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[pct-l] Lyme Disease

Ticks' diet of lizard blood linked to West's lower rate of Lyme disease

Scientists have discovered why relatively few people in the American West
develop Lyme disease compared with people who live in the Northeast. According
to a surprise finding reported last week in California Agriculture and in a
recent article in the Journal of Parasitology, the secret lies in lizard

As infected ticks suck blood from the common Western fence lizard, something
in the lizard's blood kills the bacteria that cause Lyme disease. The bacteria
are destroyed. The ticks and lizards are unharmed.

"Lizards are doing humanity a great service here in the West," said Dr. Robert
Lane, a professor of insect biology in the College of Natural Resources at the
University of California Berkeley and author of recent articles.

"The lizard's blood contains a substance -- probably a kind of heat-sensitive
protein -- that kills the Lyme disease spirochete, a kind of bacterium," he

That the incidence of Lyme disease is higher in New England than in California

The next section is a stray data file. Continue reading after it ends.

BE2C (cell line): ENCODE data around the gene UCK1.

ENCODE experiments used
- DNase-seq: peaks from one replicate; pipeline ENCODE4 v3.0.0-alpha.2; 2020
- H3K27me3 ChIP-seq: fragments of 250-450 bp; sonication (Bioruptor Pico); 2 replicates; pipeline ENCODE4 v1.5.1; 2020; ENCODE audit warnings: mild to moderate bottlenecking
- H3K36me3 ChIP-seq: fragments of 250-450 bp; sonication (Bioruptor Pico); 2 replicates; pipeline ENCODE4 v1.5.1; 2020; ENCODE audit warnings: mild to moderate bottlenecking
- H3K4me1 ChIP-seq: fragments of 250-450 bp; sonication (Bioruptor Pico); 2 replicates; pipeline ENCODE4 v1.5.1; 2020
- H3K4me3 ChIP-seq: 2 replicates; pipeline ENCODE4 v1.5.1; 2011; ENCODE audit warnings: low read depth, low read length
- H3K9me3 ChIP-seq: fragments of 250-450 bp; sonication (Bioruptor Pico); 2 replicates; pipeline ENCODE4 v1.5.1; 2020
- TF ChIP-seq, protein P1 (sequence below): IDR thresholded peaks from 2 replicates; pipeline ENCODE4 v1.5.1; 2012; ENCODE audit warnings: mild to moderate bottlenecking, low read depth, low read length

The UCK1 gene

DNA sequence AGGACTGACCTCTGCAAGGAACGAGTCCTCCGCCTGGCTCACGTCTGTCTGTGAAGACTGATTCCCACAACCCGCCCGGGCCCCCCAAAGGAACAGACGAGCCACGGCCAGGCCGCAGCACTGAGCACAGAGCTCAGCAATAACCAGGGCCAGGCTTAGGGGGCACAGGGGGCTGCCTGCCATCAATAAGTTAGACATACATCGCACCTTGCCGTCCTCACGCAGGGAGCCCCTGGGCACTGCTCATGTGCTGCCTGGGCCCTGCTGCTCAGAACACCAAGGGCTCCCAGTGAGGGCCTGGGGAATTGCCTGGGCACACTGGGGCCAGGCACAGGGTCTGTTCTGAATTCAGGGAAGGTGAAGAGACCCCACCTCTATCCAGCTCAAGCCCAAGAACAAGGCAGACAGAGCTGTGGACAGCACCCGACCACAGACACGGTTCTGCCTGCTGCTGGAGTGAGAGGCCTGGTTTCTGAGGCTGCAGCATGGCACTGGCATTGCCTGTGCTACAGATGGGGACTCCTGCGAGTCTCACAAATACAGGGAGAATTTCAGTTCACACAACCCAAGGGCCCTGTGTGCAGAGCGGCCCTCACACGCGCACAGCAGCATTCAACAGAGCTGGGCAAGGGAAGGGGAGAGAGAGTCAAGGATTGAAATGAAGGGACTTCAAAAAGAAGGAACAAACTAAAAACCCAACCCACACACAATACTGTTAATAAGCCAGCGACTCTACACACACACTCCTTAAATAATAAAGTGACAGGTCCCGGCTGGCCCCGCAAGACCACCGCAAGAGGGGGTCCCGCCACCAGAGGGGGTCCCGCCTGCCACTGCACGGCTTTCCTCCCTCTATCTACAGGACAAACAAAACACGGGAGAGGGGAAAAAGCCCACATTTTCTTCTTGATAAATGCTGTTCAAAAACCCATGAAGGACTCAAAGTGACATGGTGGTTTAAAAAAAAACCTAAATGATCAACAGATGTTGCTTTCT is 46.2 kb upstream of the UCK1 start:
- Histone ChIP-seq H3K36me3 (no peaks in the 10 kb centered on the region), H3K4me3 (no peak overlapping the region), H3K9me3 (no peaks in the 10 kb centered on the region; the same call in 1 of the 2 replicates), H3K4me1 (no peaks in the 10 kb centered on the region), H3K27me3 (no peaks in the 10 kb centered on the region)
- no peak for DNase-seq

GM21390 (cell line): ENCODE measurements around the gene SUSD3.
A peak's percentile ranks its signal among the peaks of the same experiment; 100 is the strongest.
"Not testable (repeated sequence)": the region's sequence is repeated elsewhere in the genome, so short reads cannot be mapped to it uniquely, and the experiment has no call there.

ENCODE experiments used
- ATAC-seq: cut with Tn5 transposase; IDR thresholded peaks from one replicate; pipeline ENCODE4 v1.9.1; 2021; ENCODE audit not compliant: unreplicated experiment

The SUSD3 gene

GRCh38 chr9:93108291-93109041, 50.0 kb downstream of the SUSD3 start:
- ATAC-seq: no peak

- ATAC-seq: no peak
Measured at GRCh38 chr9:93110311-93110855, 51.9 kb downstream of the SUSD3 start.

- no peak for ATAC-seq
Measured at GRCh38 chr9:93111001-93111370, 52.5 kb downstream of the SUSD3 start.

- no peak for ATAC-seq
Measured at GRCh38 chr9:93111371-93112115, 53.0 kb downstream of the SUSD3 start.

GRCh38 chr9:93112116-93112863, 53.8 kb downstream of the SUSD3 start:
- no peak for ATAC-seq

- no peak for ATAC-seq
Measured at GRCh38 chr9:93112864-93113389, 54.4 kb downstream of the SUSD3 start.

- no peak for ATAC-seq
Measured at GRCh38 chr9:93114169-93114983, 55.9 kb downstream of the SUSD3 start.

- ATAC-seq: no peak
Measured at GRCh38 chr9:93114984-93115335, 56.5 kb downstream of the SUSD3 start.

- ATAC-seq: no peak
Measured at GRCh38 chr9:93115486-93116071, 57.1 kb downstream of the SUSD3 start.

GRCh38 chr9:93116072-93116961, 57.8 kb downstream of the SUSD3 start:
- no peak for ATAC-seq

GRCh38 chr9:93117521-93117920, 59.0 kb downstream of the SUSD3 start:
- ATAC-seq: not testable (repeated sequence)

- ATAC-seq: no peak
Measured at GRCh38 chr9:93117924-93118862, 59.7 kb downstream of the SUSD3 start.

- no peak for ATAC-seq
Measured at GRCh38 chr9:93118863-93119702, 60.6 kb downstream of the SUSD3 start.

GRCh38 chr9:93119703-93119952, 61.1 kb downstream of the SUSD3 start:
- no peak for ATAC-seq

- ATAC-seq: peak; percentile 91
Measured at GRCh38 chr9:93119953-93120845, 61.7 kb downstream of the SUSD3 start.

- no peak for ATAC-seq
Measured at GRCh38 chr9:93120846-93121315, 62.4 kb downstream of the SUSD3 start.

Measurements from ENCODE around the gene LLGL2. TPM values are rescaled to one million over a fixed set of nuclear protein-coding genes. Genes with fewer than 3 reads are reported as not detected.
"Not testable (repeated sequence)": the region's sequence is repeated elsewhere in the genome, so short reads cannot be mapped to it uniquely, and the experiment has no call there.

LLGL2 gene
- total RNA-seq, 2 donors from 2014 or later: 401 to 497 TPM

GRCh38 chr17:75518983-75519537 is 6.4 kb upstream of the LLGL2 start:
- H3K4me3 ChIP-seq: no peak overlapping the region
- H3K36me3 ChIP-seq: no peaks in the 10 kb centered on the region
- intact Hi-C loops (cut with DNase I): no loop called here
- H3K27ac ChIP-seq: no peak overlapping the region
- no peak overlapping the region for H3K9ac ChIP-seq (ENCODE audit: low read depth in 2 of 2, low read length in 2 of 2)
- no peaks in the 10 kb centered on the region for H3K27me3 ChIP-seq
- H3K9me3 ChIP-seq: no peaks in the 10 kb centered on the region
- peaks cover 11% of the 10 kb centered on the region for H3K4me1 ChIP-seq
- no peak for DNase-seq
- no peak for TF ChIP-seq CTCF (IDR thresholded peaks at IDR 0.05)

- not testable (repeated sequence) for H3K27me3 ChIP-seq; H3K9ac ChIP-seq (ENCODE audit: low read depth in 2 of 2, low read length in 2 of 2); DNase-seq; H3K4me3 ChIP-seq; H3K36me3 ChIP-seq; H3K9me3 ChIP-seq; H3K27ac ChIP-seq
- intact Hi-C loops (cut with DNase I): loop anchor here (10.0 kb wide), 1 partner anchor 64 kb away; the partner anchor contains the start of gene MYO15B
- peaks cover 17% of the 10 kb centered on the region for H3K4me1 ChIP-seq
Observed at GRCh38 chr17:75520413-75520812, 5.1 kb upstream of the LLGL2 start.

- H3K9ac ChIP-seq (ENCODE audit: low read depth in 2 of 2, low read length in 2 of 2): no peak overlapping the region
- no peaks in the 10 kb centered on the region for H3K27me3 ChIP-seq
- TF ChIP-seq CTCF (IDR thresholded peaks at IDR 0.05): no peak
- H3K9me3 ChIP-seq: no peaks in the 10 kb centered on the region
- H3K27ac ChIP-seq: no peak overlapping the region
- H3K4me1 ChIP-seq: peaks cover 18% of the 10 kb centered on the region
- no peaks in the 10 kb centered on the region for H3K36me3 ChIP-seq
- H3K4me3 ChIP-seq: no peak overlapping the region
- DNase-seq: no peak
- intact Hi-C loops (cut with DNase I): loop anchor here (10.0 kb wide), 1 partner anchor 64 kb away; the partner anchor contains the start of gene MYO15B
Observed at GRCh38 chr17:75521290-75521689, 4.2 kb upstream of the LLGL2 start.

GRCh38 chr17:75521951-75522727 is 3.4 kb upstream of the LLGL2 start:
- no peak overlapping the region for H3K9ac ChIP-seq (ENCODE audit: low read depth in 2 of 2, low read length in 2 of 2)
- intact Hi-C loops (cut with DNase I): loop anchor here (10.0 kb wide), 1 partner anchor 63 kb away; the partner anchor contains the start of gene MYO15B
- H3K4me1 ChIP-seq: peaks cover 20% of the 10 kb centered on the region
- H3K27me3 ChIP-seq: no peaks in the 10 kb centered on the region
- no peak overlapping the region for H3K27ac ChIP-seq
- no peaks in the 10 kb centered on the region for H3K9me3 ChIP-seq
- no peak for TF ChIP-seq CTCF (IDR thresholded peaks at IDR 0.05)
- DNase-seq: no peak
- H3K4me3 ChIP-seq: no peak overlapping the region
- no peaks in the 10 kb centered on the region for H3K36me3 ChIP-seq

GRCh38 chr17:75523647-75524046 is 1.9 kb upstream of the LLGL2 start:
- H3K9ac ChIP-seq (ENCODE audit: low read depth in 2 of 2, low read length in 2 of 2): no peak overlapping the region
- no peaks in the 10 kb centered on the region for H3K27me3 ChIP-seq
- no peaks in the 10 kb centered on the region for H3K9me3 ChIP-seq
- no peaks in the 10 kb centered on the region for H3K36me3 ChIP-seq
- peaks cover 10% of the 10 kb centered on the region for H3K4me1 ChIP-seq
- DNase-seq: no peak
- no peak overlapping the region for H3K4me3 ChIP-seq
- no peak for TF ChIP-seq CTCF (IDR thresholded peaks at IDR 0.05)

had led scientists to believe that something in the environment must be
keeping infection rates low in the West, Lane said in a telephone interview.
Spirochetes that cause the
disease are found in ticks in both regions.

Lane and his colleagues noticed that the Western black-legged tick feeds
primarily on the Western fence lizard, a 2- to 3-inch-long creature that is
found from Washington to Baja California and into Utah and other Western

"They're all over the place," Lane said. "But in the Northeast, black-legged
ticks feed primarily on white-footed mice."

Further study showed that the Western fence lizard, despite being the ticks'
favorite meal, is free of spirochetes but that the white-footed mice are
loaded with them. A typical lizard in the spring can have 30 to 40 juvenile
ticks sucking its blood but it remains healthy, Lane said. About 5 percent of
Western ticks carry Lyme disease spirochetes whereas 50 percent of Eastern
ticks harbor the bacteria.

In the newly reported experiments, the researchers drew lizard blood and added
Lyme disease spirochetes to it. The spirochetes dies within one hour.
Spirochetes placed in mouse blood thrived for days, Lane said. Apparently a
substance in the lizard blood travels to the young tick's mid-gut and kills
all the spirochetes, he said. The adult ticks may then go on to bite humans,
but they will not transmit Lyme disease.

from an article in The San Diego Union-Tribune dated April 19, 1998
By Sandra Blakeslee
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